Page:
Francoeur Meter

I’ve been getting a lot of feedback on my post on Francoeur’s out-production this season. Out of curiosity, I’ve found myself calculating his progress nearly every morning, so I just said, “what the heck!” and made a tracker.

Chasing History
(Single-season out record)

Player		Outs
Horace Clarke	514
Jeff Francoeur	499*

*projected for 2006

I do hope Jeff turns it around. He’s got to become better than a .250 hitter or learn to walk. And let me put this in perspective. I understand that Jeff is an extremely gifted athlete who is only 22; we shouldn’t be expecting a lot from him. In fact, he should be proud of what he has accomplished. I think the Braves are stunting his development by allowing, if not encouraging, his “aggressive” approach at the plate.

UPDATE: It has been brought to my attention that the out record is a little more formal than I thought, and that Horace Clarke does not hold that record. I used the simple At-bats – Hits formula for hitting outs. I did not include caught stealing, double-plays, or sacrifices, but the “official” record does. So, the actual out champion is Omar Mareno, who in 1980 had 560 outs. Clarke’s 1970 season comes in second at 542. Updating Jeff Francoeur’s projected outs to include the additional categories puts him on a pace for 528 outs, good enough for seventh place, all-time. Although, some of these stats were not tracked going all the way back. I’ll continue to monitor the AB-H record, just because it’s simpler. I don’t like counting sacrifices or GIDP either. So, just be aware.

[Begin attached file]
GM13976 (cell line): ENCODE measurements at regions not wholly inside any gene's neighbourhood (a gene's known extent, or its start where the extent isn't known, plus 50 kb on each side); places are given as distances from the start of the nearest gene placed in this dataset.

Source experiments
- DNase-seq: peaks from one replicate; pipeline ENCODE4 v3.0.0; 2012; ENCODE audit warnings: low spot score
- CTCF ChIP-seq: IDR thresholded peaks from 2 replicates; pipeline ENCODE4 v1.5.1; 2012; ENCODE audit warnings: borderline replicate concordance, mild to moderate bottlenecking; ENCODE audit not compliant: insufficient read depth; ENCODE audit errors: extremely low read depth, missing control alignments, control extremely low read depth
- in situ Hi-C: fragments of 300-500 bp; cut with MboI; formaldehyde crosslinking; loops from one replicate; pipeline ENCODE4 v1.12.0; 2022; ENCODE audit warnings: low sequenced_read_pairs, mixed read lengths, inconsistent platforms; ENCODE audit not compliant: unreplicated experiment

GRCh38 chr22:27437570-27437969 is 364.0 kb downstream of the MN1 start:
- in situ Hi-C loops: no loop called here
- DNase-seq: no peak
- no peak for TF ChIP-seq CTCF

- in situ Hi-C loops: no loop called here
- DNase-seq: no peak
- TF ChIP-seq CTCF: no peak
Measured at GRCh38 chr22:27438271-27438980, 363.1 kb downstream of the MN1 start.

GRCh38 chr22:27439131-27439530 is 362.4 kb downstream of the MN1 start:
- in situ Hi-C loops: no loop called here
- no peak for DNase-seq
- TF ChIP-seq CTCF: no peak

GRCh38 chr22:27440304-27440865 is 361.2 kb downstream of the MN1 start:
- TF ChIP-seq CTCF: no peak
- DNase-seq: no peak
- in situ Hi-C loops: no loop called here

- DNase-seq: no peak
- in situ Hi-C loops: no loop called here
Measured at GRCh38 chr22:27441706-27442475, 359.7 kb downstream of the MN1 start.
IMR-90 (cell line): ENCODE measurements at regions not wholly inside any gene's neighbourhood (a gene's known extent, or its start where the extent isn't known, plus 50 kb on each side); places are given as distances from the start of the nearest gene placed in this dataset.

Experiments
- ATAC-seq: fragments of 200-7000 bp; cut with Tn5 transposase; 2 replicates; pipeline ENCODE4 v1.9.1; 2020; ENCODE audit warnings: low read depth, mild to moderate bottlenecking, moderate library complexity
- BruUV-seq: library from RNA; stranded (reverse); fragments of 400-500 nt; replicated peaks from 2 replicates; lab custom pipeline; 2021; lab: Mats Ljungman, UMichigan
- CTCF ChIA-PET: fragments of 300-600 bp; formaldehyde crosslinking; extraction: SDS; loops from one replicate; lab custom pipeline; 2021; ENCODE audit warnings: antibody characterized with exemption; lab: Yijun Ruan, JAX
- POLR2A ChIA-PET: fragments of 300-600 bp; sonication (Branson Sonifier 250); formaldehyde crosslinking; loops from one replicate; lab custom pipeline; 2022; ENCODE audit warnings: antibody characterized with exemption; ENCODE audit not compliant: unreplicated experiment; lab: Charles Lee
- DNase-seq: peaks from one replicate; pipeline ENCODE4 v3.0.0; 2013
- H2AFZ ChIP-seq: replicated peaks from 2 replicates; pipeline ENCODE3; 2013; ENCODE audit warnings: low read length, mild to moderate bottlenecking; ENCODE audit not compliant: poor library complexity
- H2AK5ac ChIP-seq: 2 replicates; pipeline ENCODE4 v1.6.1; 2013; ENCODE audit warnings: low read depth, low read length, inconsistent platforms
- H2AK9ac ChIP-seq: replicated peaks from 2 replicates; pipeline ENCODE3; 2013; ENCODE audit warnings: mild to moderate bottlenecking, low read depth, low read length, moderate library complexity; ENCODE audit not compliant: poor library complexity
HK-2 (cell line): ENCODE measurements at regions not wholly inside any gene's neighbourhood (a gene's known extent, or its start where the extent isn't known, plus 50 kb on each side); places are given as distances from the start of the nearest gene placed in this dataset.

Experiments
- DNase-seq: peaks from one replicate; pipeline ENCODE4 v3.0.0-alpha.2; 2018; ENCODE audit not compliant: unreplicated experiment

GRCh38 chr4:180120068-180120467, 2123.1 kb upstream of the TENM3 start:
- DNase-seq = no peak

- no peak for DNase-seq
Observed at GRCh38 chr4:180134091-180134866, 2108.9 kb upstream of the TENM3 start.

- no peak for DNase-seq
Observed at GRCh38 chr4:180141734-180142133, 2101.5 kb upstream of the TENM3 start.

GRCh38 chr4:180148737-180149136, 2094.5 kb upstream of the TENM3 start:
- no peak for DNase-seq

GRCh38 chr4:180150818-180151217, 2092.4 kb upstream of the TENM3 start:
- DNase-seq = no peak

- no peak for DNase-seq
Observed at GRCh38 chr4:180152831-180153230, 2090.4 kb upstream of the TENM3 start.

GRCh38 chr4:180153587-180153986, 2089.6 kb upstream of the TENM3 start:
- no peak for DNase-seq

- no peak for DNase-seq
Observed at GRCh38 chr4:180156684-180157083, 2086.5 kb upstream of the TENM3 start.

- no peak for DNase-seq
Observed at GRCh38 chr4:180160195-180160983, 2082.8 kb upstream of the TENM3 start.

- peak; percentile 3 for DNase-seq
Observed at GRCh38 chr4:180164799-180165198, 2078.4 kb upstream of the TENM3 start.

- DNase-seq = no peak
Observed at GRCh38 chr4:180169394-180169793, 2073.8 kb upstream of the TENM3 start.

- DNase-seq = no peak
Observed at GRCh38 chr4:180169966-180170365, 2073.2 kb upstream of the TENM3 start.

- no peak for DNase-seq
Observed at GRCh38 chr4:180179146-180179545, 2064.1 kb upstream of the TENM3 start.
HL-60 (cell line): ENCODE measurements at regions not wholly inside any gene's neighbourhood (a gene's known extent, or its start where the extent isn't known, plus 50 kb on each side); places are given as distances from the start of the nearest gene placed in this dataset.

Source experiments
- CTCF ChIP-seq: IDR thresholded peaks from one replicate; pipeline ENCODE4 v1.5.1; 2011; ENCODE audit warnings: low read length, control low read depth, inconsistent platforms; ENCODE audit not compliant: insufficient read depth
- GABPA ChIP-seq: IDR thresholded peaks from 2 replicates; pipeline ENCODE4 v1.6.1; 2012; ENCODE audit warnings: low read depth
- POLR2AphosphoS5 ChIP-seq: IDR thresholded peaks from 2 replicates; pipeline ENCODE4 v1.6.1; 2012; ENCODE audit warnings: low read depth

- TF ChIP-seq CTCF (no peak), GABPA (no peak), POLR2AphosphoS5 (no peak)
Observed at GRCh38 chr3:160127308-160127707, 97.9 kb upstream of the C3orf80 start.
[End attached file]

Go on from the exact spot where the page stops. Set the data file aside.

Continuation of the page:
13 Responses “Francoeur Meter”

  1. rob says:

    some quick and dirty math: how many runs would a team of jeff francoeurs produce? quickly we can do this by extrapolating his numbers across the total number of outs a baseball team is given each year. figure a team gets about 4400 outs each year (162 games times 27 outs per game is 4374, and add some for extra innings and the like). right now jeff is on pace to drive in 115 and score 81 (and hit 28 hr). that means our team is made up of 8.8 jeffs if each creates about 500 outs. so, if we multiply jeff’s current rbi and runs scored pace by 8.8, then those numbers translate into 1014 runs driven in and 715 runs scored (and hit 246 hr). now, i know this is imprecise because franceour may not get on base enough to give himself enough opportunities to drive himself in (is this an abbott and costello routine?). but it may not be that far off. the hr total will be big, and the runs scored will probably be somewhere in the middle (between 715 and say 815). the high end of that would have put team franceour about 5th in mlb runs scored last year. the low end would put him 19th. reality probably falls somewhere in the middle. so maybe his, um, aggressive approach isn’t as bad as well all think. anyhow, i just crunched those numbers to see what would come out…..no real vested interest in franceour one way or the other.